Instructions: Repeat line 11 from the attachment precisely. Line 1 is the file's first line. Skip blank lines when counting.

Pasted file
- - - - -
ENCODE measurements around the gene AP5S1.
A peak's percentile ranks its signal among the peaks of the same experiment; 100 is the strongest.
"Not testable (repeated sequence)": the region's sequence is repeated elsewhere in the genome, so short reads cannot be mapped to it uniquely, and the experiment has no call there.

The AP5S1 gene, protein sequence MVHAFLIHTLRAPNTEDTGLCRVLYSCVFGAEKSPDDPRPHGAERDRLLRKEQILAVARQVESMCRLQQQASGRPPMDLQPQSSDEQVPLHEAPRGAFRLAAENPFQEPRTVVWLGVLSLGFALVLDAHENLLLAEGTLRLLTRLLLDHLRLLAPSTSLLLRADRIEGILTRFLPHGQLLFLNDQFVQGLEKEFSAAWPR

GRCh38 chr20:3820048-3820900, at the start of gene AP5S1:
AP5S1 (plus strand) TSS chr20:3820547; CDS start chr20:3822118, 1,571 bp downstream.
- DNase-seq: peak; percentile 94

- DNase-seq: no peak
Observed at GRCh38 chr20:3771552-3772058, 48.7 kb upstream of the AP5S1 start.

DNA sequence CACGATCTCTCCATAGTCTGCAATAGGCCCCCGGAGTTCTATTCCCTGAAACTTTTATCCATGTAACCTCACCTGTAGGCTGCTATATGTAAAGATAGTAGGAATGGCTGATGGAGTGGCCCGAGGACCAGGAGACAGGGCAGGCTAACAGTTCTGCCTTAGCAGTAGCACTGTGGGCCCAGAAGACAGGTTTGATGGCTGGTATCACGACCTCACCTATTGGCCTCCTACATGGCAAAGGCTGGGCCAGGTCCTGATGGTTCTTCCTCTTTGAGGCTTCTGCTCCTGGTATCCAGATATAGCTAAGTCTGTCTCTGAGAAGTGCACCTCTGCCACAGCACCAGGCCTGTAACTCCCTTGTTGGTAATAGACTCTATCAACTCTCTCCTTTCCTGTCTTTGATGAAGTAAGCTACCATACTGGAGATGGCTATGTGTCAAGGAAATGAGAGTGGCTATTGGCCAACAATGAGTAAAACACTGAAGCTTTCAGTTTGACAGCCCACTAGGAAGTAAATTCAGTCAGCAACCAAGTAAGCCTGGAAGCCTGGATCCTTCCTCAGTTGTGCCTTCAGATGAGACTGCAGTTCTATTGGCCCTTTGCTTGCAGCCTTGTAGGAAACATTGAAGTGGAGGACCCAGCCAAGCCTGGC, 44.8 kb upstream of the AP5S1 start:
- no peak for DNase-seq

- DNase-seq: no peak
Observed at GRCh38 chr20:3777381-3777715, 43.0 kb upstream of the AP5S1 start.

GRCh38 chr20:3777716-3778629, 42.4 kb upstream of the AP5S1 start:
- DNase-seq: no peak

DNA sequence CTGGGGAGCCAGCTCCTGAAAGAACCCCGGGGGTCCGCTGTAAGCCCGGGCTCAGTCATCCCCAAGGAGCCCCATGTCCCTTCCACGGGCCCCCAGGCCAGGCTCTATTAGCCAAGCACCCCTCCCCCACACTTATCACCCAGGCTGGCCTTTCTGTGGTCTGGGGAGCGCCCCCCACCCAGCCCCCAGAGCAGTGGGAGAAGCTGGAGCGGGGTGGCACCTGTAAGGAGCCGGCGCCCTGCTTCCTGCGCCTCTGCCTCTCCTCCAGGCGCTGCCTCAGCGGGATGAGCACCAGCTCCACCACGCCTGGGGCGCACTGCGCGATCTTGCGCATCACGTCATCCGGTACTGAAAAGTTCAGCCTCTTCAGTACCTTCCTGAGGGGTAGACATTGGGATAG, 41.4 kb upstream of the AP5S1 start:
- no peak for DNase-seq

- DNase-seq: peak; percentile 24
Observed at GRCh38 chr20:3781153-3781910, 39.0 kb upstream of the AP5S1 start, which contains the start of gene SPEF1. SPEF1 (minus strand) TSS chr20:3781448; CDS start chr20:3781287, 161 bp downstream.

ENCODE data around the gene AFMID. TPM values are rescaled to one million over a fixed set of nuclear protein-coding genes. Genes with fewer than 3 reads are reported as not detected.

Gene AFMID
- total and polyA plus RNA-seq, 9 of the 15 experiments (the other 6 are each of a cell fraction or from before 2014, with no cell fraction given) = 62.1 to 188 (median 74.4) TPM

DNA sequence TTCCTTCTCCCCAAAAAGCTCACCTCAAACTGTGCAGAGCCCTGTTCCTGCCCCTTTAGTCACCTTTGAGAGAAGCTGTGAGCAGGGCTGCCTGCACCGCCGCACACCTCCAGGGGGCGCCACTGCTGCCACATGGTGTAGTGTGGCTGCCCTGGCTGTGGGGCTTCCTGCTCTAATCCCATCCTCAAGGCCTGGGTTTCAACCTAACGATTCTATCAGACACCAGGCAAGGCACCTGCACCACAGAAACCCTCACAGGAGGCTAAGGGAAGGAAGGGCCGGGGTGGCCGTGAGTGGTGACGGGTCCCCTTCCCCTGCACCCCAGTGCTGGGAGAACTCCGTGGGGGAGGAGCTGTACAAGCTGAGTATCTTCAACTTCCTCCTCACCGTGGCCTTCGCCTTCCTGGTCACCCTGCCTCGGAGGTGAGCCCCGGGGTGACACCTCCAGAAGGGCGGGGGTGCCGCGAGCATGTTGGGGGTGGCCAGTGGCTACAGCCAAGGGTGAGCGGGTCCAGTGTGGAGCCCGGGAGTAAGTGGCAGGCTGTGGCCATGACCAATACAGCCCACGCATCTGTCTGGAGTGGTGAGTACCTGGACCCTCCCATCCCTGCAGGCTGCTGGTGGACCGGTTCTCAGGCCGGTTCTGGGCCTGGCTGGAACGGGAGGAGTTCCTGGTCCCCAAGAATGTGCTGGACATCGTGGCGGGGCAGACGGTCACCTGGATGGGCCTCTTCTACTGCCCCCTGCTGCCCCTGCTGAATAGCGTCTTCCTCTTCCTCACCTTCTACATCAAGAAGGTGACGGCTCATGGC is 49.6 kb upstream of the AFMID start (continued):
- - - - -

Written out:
- no peak for DNase-seq